As the Crozes flies

Desmeure “Domaine des Remizières” 1999 Crozes-Hermitage “Cuvée Christophe” (Rhône) – Sour and fecal, in a way few wines are these days. Significant Band-Aid as well. It’s like a masterclass in brett. Underneath – way underneath – there’s leathery meat-fruit that’s significantly lighter than one might think, and good structure. But there’s no getting past the ass. (1/09)

Tours de France

Reynaud “Château de Tours” 1998 Vacqueyras “Réserve” (Rhône) – Mute as if it’s corked, though the exact nature of the flaw – other than the absence of the wine – isn’t fully clear in the time we give the bottle. We put it aside. Twenty-four hours later, I’m told it has blossomed into something dark, rich, and full of fruit (as it’s understood in Vacqueyras, at least), but still youngish. Oh well. (1/09)

Anything you want, Rugate

[garganega grapes]ca’Rugate 2006 Soave Classico San Michele (Veneto) – More jagged than cohesive, showing more seams, cracks, and edges than is typical for this wine, its green plum, honeydew, and tart watermelon rind core are given the usual (for the appellation) dusting of powdered sugar in solution, though the wine doesn’t come of as more than anecdotally off-dry, and may in fact be analytically sugar-free. In a way, the discontinuities lend the wine appeal, but it’s not everything it could be. (1/09)

Hillau, I hate you, won't you recork your wine?

Hillau “Domaine Etxegaraya” 2002 Irouléguy (Southwest France) – Harsh and scraping, like raw banana skin-flavored sandpaper. A victim of its synthetic cork. (1/09)

Tell me no secrets, I'll tell you Noëllat

Michel Noëllat & Fils 2006 Bourgogne (Burgundy) – Corked. (1/09)

Arcese poofs

Bera 2006 Canelli “Arcese” (Piedmont) – Pours with a near-explosion of tiny bubbles, which take a while to recede. Uh-oh. The nose is, at first, absent, then quivering with volatility, then once again absent. And there’s a staleness to the wine. First approximation: corked and refermented. An hour later, the secondary-fermentation stink starts to emerge, as does the wretched reek of TCA. The poor wine, which is usually full of appealing life, never had a chance. (1/09)

Don't be a Daumas

Guibert de la Vassière “Mas de Daumas Gassac” Rosé Frizant Brut (Languedoc) – Cherry Kool-Aid, and not in a good way. Completely candied and confected. Two sips are about all you’ll ever want. (1/09)

Zelt up

[vineyard]Selbach-Oster 2007 Zeltinger Schlossberg Riesling Spätlese “Schmitt” 020 08 (Mosel-Saar-Ruwer) – Electric green apple soda. Lightly sweet, with makrut lime lacings. Flawless balance and poise. A really gorgeous wine. Wow! (12/08)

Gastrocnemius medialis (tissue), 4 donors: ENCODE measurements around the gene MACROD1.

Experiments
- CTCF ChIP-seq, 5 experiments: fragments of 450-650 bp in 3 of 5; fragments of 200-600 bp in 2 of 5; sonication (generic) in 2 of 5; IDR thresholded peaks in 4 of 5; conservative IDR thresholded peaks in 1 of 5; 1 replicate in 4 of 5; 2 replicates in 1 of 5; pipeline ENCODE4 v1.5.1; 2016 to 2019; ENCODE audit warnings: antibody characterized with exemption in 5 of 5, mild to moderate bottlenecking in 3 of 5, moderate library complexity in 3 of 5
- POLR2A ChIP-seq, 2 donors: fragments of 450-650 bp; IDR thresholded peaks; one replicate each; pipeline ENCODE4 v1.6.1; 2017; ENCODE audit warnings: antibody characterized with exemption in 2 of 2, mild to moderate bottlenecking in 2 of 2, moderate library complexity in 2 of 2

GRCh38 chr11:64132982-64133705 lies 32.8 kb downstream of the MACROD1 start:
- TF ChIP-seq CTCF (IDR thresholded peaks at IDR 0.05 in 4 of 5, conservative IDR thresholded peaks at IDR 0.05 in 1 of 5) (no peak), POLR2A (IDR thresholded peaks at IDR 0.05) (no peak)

To heck with the cherry

Dönnhoff 2003 Norheimer Kirschheck Riesling Spätlese 005 04 (Nahe) – Tangerine fatness at first sniff, which firms up to a long, columnar midpalate with only a little clinging fat. The finish is short. Everything in this wine happens way up front, and while it’s not bad for an ’03, it’s a little like a tin recreation of a riesling rather than the real thing. Eh. (12/08)

Schoenheitz, shown lows

Schoenheitz 1998 Riesling Herrenreben “Vendanges Tardives” (Alsace) – Not all that sweet, in what used to be the traditional style for Alsatian VTs, with a stark, arctic character. This could be a lot more generous, but it’s possible that the wine’s just closed up. The finish is pretty short, though, and so I’m not overly optimistic. (12/08)

Wiebelsberg, wobbled

Kreydenweiss 1997 Riesling Wiebelsberg “Vendanges Tardives” (Alsace) – Hand-carried from the domaine, carefully cellared, and…corked. Ugh. (12/08)

John Jacob Franz Karl Schmitt

Franz Karl Schmitt 1996 Niersteiner Pettenthal Riesling Auslese 10 97 (Mosel-Saar-Ruwer) – Moderately sweet. Lime, green apple, limestone, and shards of metal…perhaps mostly iron. Yet, in the end, not all that interesting. (12/08)

Rottland hum

Leitz 2007 Rüdesheimer Berg Rottland Riesling Spätlese Trocken “Alte Reben” (Goldkapsel) 014 08 (Rheingau) – Tastes Austrian, in a diffident sort of way. Not particularly precise, but instead rather creamy, with intensity and power both present and in reserve. A solid block of riesling. Let it age. (12/08)

Two-star general

[vineyard]JJ Christoffel 1997 Erdener Treppchen Riesling Auslese ** 09 98 (Mosel-Saar-Ruwer) – Extremely creamy, as these wines tend to be. Full of orange sorbet, smoothed out to remove the crystallization, and while there’s not enough nerve to prevent the drying finish from turning a little bloated, it’s definitely an OK wine. Just not really beyond that. (12/08)